To find out, we lent on our expertise in advanced analytics and decades of experience working with CPG brands to study food and drink companies in Europe and North America. Using a statistical model – distributed lags within an unobserved components analytics framework – we were able to project how the impact of an initial response to this group’s advertising is spread out over time. A key consideration when doing our analysis, which used data from January 2022 onwards, was using an appropriate discount rate to convert future income streams from advertising back to present value.
The chart below reveals our findings, with each line representing a brand in one country. On average, it takes 94 weeks for CPG advertising to deliver a positive return at margin. This means that a campaign that ran in the Summer of 2022 could still be having an impact in Spring 2024. The earliest payback is 61 weeks, meaning even the best-performing brand does not see a return within a year. The longest payback period – for a large brand in a stable, mature (ie, low-growth) market – is 150 weeks.
It’s important to note that the greater the profit margin, the quicker the advertising pays back. Equally, when the lines begin to dip down they are still contributing a return, albeit in small quantities. However, the further we go into the future, the harder the discount rate bites.
The study threw up other interesting findings. It confirmed that more creative ads have both a stronger short-term ROI and pay back more quickly over the longer term. More worryingly, brands in mature, low-growth markets and a small number of large brands struggle to generate a return from advertising over a two-year timeframe unless it is backed by new product development into adjacent markets. As always, size also matters. With a couple of notable exceptions in high-growth categories, the bigger the brand, the quicker the advertising pays back.
The most important takeaway is that advertising does boost the bottom line of CPG companies in the majority of cases. But this needs to be tempered by the fact that it does not happen in the short term – in many cases it takes longer than a year.
Of course, some brands never see a return on their advertising. In these instances, ad spend should be cut unless there is definitive proof that this would see the brand de-listed, re-positioned on shelf, or suffer other adverse consequences.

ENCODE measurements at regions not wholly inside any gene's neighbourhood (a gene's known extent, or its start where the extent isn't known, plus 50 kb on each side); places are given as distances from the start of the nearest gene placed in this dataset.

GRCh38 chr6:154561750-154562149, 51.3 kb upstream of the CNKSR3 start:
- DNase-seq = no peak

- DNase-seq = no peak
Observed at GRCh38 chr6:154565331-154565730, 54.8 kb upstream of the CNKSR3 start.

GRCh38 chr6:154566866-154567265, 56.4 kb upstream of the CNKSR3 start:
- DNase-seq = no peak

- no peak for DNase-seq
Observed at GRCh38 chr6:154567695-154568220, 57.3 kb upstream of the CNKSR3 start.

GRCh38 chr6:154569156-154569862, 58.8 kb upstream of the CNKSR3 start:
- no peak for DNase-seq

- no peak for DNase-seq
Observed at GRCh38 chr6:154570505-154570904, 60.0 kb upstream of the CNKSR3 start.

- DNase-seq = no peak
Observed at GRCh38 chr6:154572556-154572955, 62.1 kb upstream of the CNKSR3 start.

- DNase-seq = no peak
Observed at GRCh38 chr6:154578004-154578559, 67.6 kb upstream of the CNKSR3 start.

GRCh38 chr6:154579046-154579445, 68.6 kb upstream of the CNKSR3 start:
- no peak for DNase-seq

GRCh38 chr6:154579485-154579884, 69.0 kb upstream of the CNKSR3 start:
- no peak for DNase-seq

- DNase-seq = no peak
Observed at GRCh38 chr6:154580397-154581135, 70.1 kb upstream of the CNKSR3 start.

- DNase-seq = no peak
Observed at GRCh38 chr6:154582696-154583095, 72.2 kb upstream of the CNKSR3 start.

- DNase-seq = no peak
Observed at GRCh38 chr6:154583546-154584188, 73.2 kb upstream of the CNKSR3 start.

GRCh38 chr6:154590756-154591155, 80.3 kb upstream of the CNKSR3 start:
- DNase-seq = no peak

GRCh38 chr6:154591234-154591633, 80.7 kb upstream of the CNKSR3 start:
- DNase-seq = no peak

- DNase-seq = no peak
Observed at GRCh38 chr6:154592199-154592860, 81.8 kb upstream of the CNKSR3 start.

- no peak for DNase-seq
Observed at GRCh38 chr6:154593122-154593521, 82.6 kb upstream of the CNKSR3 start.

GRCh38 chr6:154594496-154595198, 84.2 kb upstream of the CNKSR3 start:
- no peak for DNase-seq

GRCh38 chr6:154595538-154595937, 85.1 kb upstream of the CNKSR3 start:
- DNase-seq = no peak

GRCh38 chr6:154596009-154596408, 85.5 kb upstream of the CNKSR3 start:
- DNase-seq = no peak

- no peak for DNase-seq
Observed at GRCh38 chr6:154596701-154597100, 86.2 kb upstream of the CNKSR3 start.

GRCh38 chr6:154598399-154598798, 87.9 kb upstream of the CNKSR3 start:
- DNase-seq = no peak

Overall, however, CPG brands must be cognisant of the fact that while cutting advertising budgets can be an easy source of cost savings, they risk sacrificing revenue and profit both now and in the future. Armed with this knowledge, marketers can have confidence when having conversations with senior stakeholders that budgets should be more protected.
Contact Gain Theory to understand what the advertising payback is for your brand.
Photo by Andrae Ricketts on Unsplash.
Qualified yoga teacher Lindsay explains why a recent campaign for a horror movie got her attention, the joys of being in the same room as colleagues, and which podcast she listens to be a better leader.
What’s the best campaign you’ve seen recently?
One that sticks in my mind was for horror movie Smile. I don’t even watch horror movies but I am aware of this one because of the buzz that was created by the campaign. It sent actors wearing bright green shirts and smiling in a creepy way to Major League Baseball games and TV show audiences. I love how such a simple idea that has minimal cost can have such a large impact.
What’s been your highlight of 2022?
My work-related highlight was when we had an in-person company day here in North America. Maybe it’s because I’m an extrovert but getting to meet everyone in person after being physically apart since before COVID-19 was such an energy boost! It was an invaluable few days of getting to connect with everyone in person, meet new joiners, and build a sense of community together.
You lead culture activities for Gain Theory in North America – what makes a great culture in your view?
A great culture happens when you have strong company values and a purpose or goal that you can build a sense of community around and work together to reach. This year, we have been focusing on building that sense of community across our remote workforce. For example, we’ve brought everyone together on a weekly basis to chat about a topic led by different people from our leadership team. Topics have included philosophy, values, presentation skills, and yoga. We’ve called these moments ‘coffee chats’ because they are meant to be informal conversations that enable us to learn together while building a sense of community.
Talking of yoga, you’re a qualified teacher – are there any lessons from this discipline that can be applied to your work?
One component of practicing yoga is building self-awareness through things like meditation. One of my favorite yoga quotes is: “The mind is like water. When it’s turbulent, it’s difficult to see. When it’s calm, everything becomes clear.” Having a clear mind helps to drive awareness of yourself and others, which allows me to be empathetic, drive creativity and ground myself with patience. These things help me on and off the mat to be a better leader.
Are there any books or podcasts you would recommend on the subject of leadership?
I have always been a huge fan of Brené Brown, particularly her research on vulnerability and how that relates to leadership. One of her mottos is “courage over comfort” which is something you need as a leader to really listen, truly learn, and be open to drive change. She shares many other great insights in Dare to Lead, which is the title of her book and podcast. I listen to the podcast regularly as she shares new research and has guests that give new perspectives on how to be a great leader.